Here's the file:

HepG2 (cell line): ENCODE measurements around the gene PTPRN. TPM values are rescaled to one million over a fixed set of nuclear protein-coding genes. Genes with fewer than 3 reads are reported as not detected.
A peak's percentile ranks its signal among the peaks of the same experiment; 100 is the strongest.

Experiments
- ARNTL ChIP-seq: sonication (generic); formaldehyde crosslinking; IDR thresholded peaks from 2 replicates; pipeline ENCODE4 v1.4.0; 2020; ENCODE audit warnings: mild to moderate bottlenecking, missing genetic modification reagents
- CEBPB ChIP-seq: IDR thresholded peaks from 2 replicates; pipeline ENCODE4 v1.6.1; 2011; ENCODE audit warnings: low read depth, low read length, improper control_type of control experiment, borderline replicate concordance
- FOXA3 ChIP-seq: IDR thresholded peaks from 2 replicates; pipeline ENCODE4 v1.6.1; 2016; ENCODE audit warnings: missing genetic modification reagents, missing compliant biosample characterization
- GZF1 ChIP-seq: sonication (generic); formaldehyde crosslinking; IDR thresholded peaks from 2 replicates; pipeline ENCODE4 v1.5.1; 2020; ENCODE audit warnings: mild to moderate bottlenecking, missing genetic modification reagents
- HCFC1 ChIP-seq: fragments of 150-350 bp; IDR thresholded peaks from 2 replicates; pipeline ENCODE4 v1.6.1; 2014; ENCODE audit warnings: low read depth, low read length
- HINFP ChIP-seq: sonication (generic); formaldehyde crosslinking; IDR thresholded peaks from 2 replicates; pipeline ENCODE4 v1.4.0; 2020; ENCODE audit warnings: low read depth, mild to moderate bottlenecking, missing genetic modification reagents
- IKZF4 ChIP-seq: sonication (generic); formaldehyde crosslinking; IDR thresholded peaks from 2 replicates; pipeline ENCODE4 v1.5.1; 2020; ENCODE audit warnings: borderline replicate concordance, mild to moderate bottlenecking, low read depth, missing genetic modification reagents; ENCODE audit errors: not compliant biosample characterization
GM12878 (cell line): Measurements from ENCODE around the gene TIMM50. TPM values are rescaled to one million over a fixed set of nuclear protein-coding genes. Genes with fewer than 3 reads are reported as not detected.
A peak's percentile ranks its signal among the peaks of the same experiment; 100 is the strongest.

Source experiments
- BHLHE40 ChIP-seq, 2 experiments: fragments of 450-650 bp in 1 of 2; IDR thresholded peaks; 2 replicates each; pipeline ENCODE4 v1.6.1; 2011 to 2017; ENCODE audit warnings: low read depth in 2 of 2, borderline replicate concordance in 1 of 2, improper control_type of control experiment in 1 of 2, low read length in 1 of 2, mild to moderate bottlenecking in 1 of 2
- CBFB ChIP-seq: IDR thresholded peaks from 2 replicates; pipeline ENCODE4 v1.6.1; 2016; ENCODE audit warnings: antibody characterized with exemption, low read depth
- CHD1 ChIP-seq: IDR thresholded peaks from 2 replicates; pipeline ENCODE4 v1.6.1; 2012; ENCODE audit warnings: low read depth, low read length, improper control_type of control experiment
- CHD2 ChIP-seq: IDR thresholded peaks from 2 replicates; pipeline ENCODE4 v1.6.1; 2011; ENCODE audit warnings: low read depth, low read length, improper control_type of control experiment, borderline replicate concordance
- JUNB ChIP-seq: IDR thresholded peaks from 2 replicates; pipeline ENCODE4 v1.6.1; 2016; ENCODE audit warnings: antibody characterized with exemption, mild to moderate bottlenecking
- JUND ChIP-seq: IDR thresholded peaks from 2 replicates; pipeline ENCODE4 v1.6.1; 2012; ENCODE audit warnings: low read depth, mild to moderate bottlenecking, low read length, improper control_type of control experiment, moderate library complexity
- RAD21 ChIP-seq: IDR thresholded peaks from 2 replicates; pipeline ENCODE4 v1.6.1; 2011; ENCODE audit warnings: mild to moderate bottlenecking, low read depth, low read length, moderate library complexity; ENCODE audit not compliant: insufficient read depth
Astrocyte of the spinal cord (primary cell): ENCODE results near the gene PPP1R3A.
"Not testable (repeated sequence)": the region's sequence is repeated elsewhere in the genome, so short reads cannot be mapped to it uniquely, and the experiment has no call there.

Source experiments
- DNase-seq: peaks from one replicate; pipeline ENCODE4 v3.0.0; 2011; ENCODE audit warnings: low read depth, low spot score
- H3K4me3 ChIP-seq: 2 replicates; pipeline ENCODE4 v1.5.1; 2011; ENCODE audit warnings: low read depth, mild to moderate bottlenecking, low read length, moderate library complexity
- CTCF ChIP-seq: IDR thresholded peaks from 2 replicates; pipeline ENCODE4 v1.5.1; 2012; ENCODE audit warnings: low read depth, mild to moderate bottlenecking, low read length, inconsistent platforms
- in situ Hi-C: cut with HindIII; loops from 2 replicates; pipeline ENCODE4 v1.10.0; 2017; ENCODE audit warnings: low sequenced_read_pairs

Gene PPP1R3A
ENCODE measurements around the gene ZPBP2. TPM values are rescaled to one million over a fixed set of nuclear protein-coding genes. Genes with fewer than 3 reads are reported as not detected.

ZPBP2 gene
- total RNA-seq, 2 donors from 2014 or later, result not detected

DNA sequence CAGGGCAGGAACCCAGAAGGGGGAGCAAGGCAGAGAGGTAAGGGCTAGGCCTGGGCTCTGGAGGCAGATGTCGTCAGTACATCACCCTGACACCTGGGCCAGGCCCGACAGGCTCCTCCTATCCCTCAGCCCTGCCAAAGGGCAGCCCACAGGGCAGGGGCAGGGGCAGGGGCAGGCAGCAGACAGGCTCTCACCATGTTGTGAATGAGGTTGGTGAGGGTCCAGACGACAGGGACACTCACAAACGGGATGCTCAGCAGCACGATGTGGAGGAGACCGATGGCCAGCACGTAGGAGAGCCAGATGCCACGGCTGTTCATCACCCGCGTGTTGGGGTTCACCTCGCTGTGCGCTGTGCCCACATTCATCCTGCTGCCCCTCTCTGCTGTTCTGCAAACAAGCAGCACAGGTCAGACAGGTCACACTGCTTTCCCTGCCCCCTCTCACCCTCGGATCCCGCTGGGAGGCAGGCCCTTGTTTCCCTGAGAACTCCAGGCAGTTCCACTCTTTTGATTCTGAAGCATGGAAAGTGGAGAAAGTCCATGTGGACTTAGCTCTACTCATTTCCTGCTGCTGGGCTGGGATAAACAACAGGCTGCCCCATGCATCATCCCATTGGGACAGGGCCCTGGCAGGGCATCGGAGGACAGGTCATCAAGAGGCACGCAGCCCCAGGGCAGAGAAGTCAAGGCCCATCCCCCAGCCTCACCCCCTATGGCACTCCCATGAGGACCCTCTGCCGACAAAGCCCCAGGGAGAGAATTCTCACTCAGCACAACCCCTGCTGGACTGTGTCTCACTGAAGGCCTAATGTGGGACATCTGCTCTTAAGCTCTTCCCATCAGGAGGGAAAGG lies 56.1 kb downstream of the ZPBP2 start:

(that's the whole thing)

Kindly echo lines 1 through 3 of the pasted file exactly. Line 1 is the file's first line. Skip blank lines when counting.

HepG2 (cell line): ENCODE measurements around the gene PTPRN. TPM values are rescaled to one million over a fixed set of nuclear protein-coding genes. Genes with fewer than 3 reads are reported as not detected.
A peak's percentile ranks its signal among the peaks of the same experiment; 100 is the strongest.

Experiments